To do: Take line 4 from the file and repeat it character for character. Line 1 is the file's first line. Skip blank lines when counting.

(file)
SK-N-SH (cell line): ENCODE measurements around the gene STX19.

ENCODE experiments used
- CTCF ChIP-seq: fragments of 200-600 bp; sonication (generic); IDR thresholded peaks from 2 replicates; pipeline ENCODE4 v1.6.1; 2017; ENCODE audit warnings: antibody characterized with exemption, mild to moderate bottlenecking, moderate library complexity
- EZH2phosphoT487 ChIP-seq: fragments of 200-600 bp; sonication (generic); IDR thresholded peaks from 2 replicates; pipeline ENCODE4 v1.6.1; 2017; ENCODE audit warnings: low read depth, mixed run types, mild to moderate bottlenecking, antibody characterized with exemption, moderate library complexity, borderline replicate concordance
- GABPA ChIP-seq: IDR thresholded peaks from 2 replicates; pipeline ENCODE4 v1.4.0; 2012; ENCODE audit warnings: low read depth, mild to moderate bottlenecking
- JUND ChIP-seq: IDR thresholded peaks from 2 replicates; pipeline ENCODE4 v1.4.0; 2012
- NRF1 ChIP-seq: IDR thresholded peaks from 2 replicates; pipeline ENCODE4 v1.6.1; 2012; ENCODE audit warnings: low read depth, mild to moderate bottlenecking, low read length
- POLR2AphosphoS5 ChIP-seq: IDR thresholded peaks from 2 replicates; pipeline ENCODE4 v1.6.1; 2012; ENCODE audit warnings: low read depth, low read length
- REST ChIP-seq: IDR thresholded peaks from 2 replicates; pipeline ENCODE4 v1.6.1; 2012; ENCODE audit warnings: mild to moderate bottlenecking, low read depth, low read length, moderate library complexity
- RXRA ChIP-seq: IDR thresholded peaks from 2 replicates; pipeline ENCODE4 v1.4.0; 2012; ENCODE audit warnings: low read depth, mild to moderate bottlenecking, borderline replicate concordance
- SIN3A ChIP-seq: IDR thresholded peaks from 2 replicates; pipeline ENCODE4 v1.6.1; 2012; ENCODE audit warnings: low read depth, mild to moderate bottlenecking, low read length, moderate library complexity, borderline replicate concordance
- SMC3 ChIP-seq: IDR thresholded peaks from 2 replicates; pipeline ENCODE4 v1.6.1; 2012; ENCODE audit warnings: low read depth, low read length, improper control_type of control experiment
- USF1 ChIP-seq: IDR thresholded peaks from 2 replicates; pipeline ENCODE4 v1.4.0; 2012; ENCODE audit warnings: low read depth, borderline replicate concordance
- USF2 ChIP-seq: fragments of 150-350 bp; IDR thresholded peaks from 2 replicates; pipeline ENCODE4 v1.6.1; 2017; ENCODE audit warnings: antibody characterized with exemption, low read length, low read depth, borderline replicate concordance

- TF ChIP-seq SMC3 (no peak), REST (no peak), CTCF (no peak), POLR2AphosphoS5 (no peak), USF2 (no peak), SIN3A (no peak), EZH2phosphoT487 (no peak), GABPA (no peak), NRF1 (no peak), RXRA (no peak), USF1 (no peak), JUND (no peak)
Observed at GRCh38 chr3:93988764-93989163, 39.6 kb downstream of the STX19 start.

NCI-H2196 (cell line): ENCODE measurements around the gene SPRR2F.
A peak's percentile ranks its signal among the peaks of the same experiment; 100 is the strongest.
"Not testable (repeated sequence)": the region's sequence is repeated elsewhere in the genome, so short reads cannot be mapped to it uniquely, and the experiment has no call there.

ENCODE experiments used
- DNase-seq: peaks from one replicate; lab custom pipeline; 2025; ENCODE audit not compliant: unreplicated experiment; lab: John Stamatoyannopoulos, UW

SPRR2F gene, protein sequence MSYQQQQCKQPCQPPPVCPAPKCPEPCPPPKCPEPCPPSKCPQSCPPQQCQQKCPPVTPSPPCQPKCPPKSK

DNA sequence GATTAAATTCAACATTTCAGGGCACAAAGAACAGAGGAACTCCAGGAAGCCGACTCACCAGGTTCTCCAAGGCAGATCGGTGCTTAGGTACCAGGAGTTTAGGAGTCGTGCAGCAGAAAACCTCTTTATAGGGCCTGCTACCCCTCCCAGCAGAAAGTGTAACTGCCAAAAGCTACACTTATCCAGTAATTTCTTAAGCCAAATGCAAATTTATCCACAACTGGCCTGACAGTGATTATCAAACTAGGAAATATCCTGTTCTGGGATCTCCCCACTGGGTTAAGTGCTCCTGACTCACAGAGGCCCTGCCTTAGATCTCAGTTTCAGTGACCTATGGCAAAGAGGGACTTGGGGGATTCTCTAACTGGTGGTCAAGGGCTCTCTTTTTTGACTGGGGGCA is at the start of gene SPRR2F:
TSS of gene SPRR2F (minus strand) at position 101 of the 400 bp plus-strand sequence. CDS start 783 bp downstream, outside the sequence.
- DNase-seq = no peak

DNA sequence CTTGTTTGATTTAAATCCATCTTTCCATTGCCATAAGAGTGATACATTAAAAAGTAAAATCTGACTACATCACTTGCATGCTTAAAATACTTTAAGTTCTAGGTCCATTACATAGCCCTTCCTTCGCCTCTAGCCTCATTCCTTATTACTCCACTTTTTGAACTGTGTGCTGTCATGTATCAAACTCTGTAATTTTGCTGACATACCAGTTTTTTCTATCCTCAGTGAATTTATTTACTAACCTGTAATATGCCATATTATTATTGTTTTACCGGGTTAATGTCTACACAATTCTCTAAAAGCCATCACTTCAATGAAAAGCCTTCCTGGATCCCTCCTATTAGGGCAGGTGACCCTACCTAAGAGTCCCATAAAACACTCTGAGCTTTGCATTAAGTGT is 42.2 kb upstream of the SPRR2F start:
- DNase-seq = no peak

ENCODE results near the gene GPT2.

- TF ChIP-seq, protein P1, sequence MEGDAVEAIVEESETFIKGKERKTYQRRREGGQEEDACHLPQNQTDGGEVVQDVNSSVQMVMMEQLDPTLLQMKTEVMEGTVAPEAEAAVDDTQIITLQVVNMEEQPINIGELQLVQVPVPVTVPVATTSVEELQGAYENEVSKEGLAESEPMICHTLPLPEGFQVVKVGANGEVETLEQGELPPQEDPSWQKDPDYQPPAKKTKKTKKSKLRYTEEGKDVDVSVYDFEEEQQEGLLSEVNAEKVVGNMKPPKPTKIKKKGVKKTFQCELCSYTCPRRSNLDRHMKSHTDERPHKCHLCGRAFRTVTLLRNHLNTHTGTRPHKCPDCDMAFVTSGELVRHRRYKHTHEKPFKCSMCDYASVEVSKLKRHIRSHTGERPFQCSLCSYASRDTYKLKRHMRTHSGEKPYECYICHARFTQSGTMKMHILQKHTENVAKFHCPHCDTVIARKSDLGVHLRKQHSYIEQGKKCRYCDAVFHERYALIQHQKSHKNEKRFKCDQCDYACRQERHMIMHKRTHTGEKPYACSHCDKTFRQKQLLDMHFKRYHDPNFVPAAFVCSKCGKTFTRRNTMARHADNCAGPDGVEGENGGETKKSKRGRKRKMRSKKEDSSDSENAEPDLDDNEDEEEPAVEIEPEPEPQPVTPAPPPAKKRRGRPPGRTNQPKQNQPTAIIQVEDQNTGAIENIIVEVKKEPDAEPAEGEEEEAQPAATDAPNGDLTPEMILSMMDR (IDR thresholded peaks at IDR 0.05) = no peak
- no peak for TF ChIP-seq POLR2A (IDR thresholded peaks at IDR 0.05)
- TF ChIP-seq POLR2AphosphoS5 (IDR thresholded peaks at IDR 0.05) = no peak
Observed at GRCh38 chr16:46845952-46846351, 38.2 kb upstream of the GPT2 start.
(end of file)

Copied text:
- EZH2phosphoT487 ChIP-seq: fragments of 200-600 bp; sonication (generic); IDR thresholded peaks from 2 replicates; pipeline ENCODE4 v1.6.1; 2017; ENCODE audit warnings: low read depth, mixed run types, mild to moderate bottlenecking, antibody characterized with exemption, moderate library complexity, borderline replicate concordance